Curved OLED iPhone 8 rumors rehashed yet again, new USB-C gossip calls for Lightning exclusion

While Apple hasn’t exactly lost money on the “boring”, controversial iPhone 7, the Cupertino-based tech giant’s continuous struggles across key Asian markets may prompt a radical 2017 redesign, many important hardware upgrades, some long overdue changes and even a rare displacement of proprietary connectivity.

Believe it or not, the Wall Street Journal is expecting this year’s iPhone 8/7s/7s Plus lineup (or however the three might end up being branded) to “include a USB-C port for the power cord and other peripheral devices instead of the company’s original Lightning connector.”

Wait, does that mean the Lightning port on the actual handset body is going away, leaving room for a more widely used USB Type-C connector, or are we merely talking about a Lightning to USB cable sold alongside new iPhones with C replacing A standards?

If it’s the latter, it’s definitely nothing earth-shattering, while the former sounds big, unusual and unlikely. Apple loves its own special ports, adapters and dongles, though the latest MacBook Pro also shocked the world by adopting a quartet of USB-C slots and little else.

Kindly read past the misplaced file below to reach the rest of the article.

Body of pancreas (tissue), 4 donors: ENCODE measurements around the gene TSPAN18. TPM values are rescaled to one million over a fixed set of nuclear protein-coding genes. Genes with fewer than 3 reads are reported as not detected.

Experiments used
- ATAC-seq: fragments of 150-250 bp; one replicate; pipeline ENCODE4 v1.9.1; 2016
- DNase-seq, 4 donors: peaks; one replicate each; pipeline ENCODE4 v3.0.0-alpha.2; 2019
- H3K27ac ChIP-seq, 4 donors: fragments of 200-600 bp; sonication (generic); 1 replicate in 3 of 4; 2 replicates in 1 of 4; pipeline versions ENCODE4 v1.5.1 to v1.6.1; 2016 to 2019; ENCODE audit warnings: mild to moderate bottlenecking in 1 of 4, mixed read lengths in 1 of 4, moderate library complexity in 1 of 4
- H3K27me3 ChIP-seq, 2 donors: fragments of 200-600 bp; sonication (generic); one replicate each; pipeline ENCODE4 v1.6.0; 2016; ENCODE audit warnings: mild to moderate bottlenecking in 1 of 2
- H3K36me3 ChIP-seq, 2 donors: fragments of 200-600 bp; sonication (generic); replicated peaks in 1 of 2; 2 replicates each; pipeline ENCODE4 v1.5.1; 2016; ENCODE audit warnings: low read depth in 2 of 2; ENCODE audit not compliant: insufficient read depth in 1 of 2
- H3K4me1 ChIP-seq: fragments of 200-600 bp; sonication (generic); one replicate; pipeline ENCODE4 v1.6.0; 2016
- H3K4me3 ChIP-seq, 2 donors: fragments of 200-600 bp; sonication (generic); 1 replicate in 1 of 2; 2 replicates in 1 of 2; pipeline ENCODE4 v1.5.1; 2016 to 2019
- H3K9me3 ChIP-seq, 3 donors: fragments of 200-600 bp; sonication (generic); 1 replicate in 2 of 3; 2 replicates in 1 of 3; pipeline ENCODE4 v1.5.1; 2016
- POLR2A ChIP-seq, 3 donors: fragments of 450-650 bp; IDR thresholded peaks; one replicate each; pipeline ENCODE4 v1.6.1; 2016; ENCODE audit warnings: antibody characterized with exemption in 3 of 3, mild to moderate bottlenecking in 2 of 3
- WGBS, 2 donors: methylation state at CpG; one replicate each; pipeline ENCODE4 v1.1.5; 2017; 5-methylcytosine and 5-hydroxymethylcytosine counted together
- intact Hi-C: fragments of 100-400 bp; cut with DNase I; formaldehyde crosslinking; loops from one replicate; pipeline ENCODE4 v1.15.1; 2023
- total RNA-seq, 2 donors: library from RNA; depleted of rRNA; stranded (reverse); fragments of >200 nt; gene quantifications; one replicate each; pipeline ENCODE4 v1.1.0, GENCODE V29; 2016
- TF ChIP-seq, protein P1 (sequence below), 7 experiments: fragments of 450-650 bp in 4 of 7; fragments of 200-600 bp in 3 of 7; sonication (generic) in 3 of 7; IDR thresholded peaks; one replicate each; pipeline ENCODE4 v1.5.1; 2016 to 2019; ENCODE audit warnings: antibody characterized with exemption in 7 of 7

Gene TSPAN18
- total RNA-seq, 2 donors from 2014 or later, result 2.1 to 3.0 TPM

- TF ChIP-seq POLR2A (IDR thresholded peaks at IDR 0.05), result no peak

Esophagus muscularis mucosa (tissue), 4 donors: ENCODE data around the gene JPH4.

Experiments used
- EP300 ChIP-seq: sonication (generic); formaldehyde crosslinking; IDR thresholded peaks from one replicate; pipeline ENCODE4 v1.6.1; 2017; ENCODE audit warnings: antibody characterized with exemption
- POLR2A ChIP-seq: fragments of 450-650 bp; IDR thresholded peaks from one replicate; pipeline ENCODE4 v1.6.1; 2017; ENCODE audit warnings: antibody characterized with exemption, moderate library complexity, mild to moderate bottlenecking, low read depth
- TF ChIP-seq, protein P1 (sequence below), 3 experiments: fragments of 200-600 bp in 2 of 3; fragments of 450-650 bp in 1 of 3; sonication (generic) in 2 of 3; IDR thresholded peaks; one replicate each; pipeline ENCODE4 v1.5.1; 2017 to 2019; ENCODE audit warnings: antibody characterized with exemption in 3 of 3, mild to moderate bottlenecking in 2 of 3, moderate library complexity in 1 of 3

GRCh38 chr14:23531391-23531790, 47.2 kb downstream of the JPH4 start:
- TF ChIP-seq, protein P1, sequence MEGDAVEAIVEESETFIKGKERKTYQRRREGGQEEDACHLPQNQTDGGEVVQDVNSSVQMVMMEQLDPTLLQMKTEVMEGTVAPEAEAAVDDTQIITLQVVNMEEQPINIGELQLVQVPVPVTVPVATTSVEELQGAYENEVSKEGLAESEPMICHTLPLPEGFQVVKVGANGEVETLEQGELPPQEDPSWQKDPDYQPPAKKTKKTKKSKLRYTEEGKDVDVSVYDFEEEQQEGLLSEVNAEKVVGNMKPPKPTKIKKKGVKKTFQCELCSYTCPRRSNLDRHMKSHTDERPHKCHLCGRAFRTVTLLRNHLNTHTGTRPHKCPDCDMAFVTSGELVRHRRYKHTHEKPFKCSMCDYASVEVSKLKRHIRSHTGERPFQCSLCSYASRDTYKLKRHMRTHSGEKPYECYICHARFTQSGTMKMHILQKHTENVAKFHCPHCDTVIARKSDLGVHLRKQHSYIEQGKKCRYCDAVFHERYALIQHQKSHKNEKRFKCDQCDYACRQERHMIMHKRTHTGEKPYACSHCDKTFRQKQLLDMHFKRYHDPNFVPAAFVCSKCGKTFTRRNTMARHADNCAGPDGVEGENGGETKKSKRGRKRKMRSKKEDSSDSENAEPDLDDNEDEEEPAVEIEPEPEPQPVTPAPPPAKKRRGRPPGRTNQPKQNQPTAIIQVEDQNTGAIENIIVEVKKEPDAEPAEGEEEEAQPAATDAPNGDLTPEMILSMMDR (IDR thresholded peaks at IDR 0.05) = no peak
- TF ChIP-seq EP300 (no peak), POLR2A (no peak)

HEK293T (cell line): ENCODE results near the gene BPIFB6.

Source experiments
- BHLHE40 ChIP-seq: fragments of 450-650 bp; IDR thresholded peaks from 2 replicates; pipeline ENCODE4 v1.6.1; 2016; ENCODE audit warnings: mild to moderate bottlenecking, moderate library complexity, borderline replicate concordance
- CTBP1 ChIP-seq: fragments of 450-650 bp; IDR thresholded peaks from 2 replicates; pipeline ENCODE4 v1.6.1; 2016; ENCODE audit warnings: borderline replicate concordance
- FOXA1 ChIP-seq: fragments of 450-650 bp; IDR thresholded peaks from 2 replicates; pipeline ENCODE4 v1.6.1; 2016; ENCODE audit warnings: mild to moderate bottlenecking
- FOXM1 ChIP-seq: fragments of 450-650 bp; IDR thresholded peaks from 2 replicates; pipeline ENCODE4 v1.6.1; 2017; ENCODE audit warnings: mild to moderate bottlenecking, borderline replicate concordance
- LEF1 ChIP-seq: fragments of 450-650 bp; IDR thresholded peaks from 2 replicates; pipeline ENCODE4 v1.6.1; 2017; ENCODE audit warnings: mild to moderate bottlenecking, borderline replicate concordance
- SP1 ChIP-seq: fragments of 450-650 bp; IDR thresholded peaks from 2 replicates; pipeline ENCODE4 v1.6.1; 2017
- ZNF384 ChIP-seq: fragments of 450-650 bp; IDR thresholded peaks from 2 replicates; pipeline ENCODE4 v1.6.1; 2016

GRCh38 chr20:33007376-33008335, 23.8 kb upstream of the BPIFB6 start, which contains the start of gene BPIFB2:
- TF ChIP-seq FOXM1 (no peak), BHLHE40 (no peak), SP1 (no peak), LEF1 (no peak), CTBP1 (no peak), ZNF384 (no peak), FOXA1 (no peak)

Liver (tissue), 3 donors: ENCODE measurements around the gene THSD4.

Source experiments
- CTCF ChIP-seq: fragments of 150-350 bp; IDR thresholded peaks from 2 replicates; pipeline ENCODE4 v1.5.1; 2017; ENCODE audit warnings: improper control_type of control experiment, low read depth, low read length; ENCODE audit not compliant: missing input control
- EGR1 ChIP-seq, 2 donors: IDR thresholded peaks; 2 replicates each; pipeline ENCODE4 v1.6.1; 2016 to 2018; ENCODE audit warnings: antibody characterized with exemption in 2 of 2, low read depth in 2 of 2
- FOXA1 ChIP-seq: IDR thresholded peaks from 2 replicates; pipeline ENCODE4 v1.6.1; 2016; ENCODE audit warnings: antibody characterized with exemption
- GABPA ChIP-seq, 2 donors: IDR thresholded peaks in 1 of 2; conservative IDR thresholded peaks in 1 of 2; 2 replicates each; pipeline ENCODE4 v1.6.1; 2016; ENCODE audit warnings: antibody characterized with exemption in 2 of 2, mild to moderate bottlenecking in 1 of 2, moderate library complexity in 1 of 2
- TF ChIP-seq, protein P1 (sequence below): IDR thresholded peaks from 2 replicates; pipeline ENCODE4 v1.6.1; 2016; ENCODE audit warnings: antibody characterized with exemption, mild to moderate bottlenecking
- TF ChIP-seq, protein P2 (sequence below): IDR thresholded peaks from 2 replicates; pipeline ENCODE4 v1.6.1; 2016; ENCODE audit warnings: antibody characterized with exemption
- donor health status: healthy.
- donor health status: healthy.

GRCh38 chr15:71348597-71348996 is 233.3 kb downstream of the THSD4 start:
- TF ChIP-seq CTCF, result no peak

If only the iPhone 8 would go the full MacBook route, and bring back the 3.5 mm headphone jack. Now that’s far-fetched, with the WSJ’s typically rock-solid sources tackling curved OLED gossip instead.

Once again, we’re hearing Apple is finally ditching LCD… on one of three upcoming iDevices, striking an exclusive Samsung supply deal, at least for the time being, and looking to jump on the flexible display bandwagon. Of course, we’re not talking foldable iPhones… yet, while the physical home button is confirmed to be fast-approaching retirement, and a price of “about” $1,000 gains further credence.

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About The Author
Adrian Diaconescu
Adrian has had an insatiable passion for writing since he was in school and found himself writing philosophical essays about the meaning of life and the differences between light and dark beer. Later, he realized this was pretty much his only marketable skill, so he first created a personal blog (in Romanian) and then discovered his true calling, which is writing about all things tech (in English).